- The Washington Times - Tuesday, July 11, 2000

More than half the 1.1 million Americans who experience a heart attack each year die before reaching the hospital, and it appears many do so simply because they failed to call 911.

A study appearing today in Circulation, an American Heart Association publication, reports the public tends to understand the need for summoning an emergency medical service (EMS) for heart attack victims. Yet on average, emergency teams transport just 23 percent of patients arriving at emergency rooms with chest pain.

Injury epidemiologist Clay Mann, a professor at the University of Utah School of Medicine, explains: "heart attack victims apparently believe that if you call 911 you won't get treatment until you reach the emergency department. That's a misperception. At any rate, victims tend to drive themselves to the hospital, or are driven there."

In fact, 60 percent of the 875 heart attack victims in the survey were driven to the emergency room. Sixteen percent drove themselves.

Mr. Mann authored the study, sponsored jointly by the National Heart, Lung and Blood Institute and the American Heart Association. "We were concerned that so few heart attack victims were contacting 911," he says. "We conducted the study in 20 representative communities and found the rates of patients actually calling EMS ranged from 10 to 50 percent."

In trying to explain why this is so, Mr. Mann's team ruled out the notion that people simply may be unaware of EMS. The researchers asked a cross-section of 962 Americans what they would do if they saw someone having a heart attack.

Eighty-nine percent said they would call EMS. The rest would drive the victim to the hospital.

The researchers found that heart attack victims chose not to call EMS because they had taken aspirin and felt protected or thought they had heartburn and took an antacid. But cost is a factor, too.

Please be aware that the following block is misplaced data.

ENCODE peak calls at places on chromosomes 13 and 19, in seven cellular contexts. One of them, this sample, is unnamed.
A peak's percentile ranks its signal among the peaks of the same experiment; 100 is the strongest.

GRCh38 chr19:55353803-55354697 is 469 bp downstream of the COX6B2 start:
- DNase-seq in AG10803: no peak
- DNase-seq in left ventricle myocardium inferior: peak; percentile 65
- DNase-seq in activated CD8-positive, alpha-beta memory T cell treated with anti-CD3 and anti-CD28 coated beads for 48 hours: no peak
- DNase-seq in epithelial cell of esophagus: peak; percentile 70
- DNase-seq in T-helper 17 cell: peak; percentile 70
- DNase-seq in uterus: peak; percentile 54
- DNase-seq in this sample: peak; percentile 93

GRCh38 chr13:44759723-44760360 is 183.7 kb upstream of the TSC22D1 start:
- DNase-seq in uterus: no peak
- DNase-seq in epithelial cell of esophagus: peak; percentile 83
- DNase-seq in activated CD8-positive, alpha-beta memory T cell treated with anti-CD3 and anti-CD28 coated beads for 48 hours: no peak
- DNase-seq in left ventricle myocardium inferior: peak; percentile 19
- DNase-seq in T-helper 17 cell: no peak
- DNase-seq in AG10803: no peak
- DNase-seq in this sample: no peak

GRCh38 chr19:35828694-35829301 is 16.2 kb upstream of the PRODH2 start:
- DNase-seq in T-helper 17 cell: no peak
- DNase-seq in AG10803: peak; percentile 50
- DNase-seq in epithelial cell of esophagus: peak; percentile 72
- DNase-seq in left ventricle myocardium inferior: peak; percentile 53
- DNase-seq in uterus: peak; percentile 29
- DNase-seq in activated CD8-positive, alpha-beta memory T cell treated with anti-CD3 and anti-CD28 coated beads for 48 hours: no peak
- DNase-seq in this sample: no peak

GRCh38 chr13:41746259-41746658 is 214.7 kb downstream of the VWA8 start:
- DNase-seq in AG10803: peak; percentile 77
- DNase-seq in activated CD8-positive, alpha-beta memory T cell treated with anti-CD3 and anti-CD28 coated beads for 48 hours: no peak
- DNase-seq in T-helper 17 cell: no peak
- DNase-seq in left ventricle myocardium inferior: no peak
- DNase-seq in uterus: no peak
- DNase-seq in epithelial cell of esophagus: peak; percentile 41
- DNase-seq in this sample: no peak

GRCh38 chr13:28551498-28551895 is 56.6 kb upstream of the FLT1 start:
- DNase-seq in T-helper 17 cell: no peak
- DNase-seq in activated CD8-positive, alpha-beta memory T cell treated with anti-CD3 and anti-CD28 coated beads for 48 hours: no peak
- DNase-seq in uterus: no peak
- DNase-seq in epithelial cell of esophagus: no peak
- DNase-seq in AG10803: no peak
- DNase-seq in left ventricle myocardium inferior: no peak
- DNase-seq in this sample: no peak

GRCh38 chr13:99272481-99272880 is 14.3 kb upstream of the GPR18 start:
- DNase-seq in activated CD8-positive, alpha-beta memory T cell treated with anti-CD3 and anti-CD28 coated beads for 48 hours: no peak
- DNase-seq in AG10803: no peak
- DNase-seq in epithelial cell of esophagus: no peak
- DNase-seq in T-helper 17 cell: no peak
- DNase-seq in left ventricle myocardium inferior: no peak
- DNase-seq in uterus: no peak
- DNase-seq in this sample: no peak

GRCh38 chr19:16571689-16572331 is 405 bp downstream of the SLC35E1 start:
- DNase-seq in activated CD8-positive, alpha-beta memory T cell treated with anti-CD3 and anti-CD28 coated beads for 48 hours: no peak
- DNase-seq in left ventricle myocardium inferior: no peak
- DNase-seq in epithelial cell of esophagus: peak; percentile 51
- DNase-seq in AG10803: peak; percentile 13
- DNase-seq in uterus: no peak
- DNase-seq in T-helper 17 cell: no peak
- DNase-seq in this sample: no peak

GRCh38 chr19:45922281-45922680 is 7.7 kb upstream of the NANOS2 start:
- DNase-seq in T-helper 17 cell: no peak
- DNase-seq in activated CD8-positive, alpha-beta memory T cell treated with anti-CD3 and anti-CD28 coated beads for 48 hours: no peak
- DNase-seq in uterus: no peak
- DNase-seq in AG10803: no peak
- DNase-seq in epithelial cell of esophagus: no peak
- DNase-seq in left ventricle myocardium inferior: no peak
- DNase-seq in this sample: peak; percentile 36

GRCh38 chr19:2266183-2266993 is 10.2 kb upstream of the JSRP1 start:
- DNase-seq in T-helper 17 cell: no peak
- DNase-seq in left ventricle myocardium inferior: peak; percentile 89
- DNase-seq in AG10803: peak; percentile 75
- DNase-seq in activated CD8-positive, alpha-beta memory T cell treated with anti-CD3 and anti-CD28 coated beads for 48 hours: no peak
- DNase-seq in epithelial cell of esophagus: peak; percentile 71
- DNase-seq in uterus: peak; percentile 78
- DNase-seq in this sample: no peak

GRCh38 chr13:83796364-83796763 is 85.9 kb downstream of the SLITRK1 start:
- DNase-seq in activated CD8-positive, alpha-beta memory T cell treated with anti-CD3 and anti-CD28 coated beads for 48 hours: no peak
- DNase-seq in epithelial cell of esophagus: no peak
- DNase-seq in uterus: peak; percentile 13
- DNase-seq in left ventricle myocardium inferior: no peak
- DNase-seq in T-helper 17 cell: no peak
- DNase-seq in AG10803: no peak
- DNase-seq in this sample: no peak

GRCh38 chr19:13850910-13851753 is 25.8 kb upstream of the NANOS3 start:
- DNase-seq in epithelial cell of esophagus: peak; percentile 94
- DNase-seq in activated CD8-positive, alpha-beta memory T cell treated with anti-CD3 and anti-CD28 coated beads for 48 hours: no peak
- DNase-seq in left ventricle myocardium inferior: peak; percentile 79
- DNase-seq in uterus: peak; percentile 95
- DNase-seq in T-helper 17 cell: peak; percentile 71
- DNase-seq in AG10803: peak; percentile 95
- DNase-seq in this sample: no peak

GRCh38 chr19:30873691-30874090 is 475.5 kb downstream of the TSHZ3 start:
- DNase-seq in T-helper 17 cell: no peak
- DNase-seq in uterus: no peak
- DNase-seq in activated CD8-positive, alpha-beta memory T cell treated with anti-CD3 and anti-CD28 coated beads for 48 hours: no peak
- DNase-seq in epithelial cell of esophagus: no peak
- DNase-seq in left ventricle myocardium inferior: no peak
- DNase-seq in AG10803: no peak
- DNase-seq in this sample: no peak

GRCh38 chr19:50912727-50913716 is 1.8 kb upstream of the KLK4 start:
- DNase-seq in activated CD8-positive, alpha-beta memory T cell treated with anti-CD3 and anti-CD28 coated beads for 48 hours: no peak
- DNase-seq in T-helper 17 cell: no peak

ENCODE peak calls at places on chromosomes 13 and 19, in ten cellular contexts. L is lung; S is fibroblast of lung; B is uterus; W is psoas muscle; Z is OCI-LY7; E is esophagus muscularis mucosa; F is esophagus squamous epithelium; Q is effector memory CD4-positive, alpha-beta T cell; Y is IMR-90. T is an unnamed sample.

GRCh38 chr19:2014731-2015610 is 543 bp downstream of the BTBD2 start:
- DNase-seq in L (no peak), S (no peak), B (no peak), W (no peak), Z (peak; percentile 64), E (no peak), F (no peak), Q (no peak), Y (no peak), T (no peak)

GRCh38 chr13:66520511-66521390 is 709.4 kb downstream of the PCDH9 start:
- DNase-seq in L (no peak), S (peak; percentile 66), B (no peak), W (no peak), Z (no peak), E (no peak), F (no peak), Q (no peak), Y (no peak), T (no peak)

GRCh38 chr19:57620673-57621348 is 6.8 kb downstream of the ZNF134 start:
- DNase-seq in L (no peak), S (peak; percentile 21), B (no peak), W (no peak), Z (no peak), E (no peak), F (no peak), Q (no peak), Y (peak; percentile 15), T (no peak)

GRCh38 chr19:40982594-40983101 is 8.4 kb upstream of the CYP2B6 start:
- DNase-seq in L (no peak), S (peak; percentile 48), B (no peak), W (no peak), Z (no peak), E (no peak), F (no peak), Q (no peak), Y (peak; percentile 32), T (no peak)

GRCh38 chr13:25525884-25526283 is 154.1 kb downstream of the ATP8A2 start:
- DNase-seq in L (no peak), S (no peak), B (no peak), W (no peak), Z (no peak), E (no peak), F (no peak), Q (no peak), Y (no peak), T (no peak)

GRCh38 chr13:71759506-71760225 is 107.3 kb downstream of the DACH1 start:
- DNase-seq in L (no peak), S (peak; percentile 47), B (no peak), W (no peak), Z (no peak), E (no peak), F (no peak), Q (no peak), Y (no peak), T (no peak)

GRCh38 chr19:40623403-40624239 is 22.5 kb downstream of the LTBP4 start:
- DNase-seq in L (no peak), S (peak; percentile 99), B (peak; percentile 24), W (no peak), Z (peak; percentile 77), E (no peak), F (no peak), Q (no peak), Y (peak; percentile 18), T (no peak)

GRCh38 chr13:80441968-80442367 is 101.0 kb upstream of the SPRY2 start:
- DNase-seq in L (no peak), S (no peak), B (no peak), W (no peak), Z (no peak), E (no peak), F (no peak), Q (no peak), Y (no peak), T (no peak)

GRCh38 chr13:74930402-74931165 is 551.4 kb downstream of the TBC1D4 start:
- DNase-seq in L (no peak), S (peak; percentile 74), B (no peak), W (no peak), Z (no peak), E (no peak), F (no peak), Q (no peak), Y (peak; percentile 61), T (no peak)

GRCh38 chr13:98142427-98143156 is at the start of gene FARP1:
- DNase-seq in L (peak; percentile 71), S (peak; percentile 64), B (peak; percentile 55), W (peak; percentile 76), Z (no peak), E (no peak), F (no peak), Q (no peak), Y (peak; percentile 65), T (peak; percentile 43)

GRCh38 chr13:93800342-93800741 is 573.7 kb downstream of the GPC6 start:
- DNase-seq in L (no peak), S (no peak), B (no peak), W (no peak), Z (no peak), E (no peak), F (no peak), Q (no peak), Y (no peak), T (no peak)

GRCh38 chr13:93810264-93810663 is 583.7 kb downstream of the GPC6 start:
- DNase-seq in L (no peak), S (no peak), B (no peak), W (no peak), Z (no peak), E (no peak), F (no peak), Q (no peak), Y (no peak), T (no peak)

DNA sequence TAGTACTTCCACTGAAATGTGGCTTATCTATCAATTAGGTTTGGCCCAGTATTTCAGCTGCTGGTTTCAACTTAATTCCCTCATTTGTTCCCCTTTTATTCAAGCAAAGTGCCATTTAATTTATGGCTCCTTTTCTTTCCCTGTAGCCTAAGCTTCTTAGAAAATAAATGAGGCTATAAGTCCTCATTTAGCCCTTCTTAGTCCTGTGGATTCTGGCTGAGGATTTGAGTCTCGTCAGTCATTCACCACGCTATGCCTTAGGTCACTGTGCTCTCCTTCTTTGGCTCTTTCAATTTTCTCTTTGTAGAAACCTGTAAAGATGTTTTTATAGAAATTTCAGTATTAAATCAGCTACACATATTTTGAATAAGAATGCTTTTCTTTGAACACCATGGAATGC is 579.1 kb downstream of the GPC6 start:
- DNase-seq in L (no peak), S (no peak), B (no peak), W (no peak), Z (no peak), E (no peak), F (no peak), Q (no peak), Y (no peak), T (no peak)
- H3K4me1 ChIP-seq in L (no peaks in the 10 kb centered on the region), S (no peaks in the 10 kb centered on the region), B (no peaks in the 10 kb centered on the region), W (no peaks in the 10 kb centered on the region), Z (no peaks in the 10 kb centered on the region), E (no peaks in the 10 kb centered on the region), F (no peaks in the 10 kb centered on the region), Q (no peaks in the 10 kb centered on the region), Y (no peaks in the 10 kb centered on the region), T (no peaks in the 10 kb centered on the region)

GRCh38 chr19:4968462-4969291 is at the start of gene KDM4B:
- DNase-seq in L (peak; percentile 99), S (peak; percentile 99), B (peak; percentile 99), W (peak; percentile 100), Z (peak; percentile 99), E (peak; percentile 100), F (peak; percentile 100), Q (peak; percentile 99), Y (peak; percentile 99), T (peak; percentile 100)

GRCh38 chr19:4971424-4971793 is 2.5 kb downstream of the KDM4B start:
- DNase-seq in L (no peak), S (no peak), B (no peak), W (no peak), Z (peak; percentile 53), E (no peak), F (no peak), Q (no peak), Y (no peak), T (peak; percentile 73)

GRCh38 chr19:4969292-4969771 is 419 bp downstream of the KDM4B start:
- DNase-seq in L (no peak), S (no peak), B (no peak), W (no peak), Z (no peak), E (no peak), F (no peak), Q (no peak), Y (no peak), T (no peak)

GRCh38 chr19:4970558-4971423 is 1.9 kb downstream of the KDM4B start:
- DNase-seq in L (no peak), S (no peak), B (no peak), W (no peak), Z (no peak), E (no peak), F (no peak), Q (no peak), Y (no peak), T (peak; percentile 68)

Victims in areas where EMS is a tax-paid public service used the service twice as often as others.

Commenting on Mr. Mann's findings, Dr. Robert Cates, vice chairman of Inova Fairfax Hospital's (Va.) emergency department, says: "Obviously, heart attack victims believe they'll get to the hospital quicker if they drive. That's probably not true, but it's beside the point. The issue is how to get the quickest treatment, and that comes from EMS."

EMS crews begin treating heart attack victims on arrival. They do basic diagnostic testing and administer aspirin. They radio the hospital and report the patient's condition. This enables emergency room staff to prepare for the patient, who is hurried into a treatment bay where clot-busting drugs and other therapies are immediately administered. These measures are known to reduce the chance of death by 25 percent.

Dr. Cates points out that patients who drive themselves to medical help endanger others as well as themselves. He asks:

"What happens if the attack victim collapses behind the wheel and there's a crash? What happens if someone else drives, and the victim lying in the back seat collapses? The driver can't help.

"Heart attack victims think, 'I can make it.' But in the midst of dying, some things are out of their control."

The heart association president, Dr. Rose Marie Robertson, concludes, "The study suggests the public needs to hear more about calling 911."

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